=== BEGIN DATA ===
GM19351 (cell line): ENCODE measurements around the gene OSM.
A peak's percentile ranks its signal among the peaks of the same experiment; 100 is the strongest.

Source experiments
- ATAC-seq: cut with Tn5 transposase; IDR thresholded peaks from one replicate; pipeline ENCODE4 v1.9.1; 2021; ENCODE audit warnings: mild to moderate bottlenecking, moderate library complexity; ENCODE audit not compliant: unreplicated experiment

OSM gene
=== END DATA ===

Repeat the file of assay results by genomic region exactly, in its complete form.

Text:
GM19351 (cell line): ENCODE measurements around the gene OSM.
A peak's percentile ranks its signal among the peaks of the same experiment; 100 is the strongest.

Source experiments
- ATAC-seq: cut with Tn5 transposase; IDR thresholded peaks from one replicate; pipeline ENCODE4 v1.9.1; 2021; ENCODE audit warnings: mild to moderate bottlenecking, moderate library complexity; ENCODE audit not compliant: unreplicated experiment

OSM gene